€ New audio commentary featuring David Bordwell, author of Ozu and the Poetics of Cinema
€ Excerpts from “Yasujiro Ozu and the Taste of Sake,” a 1978 French television program looking back on Ozu’s career, featuring film critic Michel Ciment
€ Theatrical trailer
€ New and improved English subtitle translation
€ PLUS: A booklet featuring new essays by film scholars Geoff Andrew and Donald Richie

Eclipse from the Criterion Collection – September 2008 release

In the New York Times, Vincent Canby once declared Aki Kaurismäki to be “the seminal European filmmaker of the 1990s.” Unfortunately, the exquisitely crafted, hilarious films from the Finnish master haven’t been seen as widely as that statement would suggest. This September, Eclipse hopes to begin changing that fact with the release of three of Kaurismäki’s funniest and most popular titles. The influence of his films can be seen in everything from the work of Jim Jarmusch to Wes Anderson; now it’s time everyone got acquainted with the original genius of deadpan.

SRP: $44.95
Street date: 9/23/08

The poignant, deadpan films of Aki Kaurismäki are pitched somewhere in the wintry nether lands between comedy and tragedy. And rarely in his body of work has the line separating those genres seemed thinner than in what is often identified as his “Proletariat Trilogy,” Shadows in Paradise, Ariel, and The Match Factory Girl. In these three films, something like social-realist farces, Kaurismäki surveys the working-class outcasts of his native Finland with detached yet disarming amusement. Featuring commanding, off-key visual compositions and delightfully dour performances, the films in this triptych exemplify the talents of a unique and highly influential film artist.


Shadows in Paradise (1986)
Lonely garbageman Nikkander (Matti Pellonpää) finds himself directionless after losing his friend and co-worker to a sudden heart attack; unlikely redemption comes in the form of plain supermarket cashier Ilona (Kati Outinen, in her first of many performances for Kaurismäki), with whom he begins a tentative love affair. Boiling down what is essentially a romantic comedy to a series of spare and beautiful gestures, Kaurismäki conjures an unexpected delight that finds hope blossoming even amid gray surroundings.

In Kaurismäki’s drolly existential crime drama, a coal miner named Taisto (Turo Pajala) attempts to leave behind a provincial life of inertia and economic despair, only to get into ever deeper trouble. Yet a minor-key romance with a hilariously dispassionate meter maid (Susanna Haavisto) might provide a light at the end of a very dark tunnel. Ariel, which boasts a terrific soundtrack of Finnish tango and Baltic pop music and lovely cinematography by Kaurismäki’s longtime cameraman Timo Salmimen, put its director on the international map.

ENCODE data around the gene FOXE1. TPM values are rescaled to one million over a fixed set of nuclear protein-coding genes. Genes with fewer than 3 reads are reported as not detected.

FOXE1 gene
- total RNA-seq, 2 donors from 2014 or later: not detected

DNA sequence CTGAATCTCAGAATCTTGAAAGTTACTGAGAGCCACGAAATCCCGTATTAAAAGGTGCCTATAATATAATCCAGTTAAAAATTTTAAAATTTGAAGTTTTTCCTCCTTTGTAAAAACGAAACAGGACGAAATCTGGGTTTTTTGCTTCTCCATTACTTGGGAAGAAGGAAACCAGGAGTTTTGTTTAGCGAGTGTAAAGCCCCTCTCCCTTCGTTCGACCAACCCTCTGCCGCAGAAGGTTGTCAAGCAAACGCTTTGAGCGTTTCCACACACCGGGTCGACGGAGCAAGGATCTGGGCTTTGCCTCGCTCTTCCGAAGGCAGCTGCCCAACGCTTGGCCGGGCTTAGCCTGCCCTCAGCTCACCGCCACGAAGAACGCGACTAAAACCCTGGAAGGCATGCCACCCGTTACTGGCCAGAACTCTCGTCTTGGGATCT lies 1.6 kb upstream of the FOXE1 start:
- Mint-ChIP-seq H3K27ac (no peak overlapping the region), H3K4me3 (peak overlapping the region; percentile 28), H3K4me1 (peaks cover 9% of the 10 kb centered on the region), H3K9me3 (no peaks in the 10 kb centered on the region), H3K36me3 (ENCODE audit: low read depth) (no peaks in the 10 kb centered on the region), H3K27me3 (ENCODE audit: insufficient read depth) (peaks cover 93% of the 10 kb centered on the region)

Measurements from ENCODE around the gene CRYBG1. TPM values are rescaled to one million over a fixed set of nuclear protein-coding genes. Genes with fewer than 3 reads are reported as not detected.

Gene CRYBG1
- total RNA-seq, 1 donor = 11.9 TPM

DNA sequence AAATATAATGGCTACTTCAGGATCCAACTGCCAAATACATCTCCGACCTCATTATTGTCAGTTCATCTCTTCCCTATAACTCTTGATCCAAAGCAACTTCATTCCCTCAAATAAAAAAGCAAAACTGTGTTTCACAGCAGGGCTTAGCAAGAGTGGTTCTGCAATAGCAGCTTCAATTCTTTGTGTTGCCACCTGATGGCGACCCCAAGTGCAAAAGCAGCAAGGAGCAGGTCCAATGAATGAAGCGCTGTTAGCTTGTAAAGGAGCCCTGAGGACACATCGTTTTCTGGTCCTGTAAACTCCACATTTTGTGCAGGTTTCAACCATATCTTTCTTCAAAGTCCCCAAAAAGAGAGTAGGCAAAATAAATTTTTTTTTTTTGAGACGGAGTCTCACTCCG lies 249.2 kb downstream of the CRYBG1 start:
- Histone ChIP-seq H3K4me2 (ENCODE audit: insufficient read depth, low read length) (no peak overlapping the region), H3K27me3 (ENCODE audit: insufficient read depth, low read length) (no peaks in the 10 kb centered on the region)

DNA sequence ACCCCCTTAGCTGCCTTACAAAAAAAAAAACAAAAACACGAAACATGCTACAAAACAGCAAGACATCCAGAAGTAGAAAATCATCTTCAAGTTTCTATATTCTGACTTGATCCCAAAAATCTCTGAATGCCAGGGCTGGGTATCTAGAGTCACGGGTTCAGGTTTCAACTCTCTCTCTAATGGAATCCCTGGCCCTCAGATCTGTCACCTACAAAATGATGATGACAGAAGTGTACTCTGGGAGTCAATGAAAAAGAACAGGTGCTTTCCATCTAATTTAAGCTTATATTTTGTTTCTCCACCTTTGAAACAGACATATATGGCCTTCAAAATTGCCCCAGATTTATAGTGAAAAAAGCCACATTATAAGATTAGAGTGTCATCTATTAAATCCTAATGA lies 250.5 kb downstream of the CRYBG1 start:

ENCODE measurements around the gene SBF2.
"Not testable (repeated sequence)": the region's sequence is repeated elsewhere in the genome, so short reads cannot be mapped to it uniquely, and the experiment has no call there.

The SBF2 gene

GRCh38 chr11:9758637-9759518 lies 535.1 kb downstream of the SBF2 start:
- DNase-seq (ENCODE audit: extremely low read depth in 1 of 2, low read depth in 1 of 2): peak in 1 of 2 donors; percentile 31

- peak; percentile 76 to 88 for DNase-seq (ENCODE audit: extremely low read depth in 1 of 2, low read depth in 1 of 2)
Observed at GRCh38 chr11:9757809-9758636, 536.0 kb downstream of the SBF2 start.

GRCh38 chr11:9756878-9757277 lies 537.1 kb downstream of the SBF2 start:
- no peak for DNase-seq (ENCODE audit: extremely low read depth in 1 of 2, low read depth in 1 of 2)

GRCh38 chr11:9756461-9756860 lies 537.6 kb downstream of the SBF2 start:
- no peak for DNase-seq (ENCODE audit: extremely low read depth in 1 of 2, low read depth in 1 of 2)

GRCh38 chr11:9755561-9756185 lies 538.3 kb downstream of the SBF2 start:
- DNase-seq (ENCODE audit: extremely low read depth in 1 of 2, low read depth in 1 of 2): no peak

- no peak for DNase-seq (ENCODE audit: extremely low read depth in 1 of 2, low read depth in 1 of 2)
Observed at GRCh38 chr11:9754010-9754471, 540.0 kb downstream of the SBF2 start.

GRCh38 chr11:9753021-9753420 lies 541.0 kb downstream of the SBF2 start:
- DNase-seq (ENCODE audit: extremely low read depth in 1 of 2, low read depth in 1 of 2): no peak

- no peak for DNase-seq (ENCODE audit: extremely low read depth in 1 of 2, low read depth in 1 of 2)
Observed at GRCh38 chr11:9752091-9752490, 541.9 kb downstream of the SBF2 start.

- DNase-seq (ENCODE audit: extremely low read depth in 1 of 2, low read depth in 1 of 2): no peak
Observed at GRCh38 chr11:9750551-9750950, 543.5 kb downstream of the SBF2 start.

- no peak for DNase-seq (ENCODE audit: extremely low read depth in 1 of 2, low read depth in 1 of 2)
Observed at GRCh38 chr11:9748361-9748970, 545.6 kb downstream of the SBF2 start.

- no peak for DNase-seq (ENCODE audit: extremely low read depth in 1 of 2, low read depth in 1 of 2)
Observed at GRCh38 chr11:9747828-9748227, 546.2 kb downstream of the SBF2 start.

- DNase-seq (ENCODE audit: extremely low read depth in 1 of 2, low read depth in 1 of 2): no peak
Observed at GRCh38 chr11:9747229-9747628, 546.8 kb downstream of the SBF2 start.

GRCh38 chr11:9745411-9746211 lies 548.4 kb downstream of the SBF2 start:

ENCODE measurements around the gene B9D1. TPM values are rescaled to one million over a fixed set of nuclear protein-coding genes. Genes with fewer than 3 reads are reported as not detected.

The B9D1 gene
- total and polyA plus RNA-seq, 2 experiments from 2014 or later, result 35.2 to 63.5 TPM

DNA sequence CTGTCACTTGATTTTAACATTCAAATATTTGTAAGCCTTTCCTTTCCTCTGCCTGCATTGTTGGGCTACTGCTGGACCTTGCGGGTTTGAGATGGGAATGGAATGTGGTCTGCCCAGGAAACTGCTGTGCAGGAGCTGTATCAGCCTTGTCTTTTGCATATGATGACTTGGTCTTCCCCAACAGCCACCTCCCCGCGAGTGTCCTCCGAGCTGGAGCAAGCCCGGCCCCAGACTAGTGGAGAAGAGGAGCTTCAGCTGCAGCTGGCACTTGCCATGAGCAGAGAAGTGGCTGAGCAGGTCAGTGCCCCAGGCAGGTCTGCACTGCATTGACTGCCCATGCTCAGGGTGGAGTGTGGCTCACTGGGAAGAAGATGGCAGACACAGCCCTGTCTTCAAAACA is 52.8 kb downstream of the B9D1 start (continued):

The Match Factory Girl(1990)
Kaurismäki took his penchant for despairing character studies to unspeakably grim depths in the shockingly entertaining The Match Factory Girl. Kati Outinen is memorably impenetrable as Iris, whose grinding days as a cog in a factory wheel, and nights as a neglected daughter living with her parents, ultimately send her over the edge. Yet despite her transgressions, Kaurismäki makes Iris a compelling, even sympathetic figure. Bleak yet suffused with comic irony, The Match Factory Girl closes out the “Proletariat Trilogy” with a bang—and a whimper.

Essential Art House
This fall, Janus Films and the Criterion Collection introduce Essential Art House, a new line of indispensable cinema classics. For Volume 1, we’re pleased to select six of the greatest films from around the world, from directors Ingmar Bergman, Akira Kurosawa, Roman Polanski, Peter Brook, Jean Cocteau, and Jean Renoir. All will be available separately, or in one box set. For the devoted cinephile, these are the must-own fundamentals; for the novice film-lover, this is precisely where to begin.

SRP: $19.95

Jean Renoir’s pacifist masterpiece stars Jean Gabin as a French World War I POW held by Erich Von Stroheim’s German captain. One of the greatest antiwar films ever made, as well as a rousing prison-escape adventure, Grand Illusion is an exemplar of the 1930s poetic realist movement.

SRP: $19.95

Jean Cocteau reinvented the fairy tale for the cinema with this enchanting, exquisitely realized version of Mme. Leprince de Beaumont’s fantasy romance. With all manner of unparalleled visual effects and photographic tricks, Cocteau makes the spellbinding tale of transformative love both ethereal and tangible, and his indelible images still haunt the cinema like no other.

SRP: $19.95

The murder of a man and the rape of his wife in a forest grove—seem from four different perspectives. Toshiro Mifune explodes as the feral bandit who may or may not be guilty of these crimes in Akira Kurosawa’s meditation on the nature of “truth”—a classic, humane allegory that transformed narrative cinema as we know it and turned its director into an international sensation.

SRP: $19.95

Weaving a tapestry of memory and dreams, Ingmar Bergman delves into the past of aged professor Isak Borg, en route to receive an award from his alma mater for a life he no longer understands. Following directly on the heels of his international breakthrough The Seventh Seal, the alternately warm and nightmarish Wild Strawberries cemented Bergman as the leading art-house visionary of his era.

Knife in the Water

Street date: 9/9/08
A husband, a wife, a stranger, a knife: Roman Polanski sets them all adrift on a weekend filled with simmering resentments and gut-churning suspense in his seminal psychological thriller, still one of the greatest feature debuts in film history. With Knife in the Water, Polanski revealed his delight in exploring sexual and class boundaries with ruthless precision.

SRP: $19.95

Under the direction of Peter Brook, William Golding’s classic fable, about a swarm of young boys who, without adult supervision, devolve into chaos after crash-landing on a remote island during wartime, becomes an unforgettable work of cinematic horror. Shot with almost verité camera work, Lord of the Flies takes a radical approach to Golding’s metaphor, grounding it in a terrifying reality.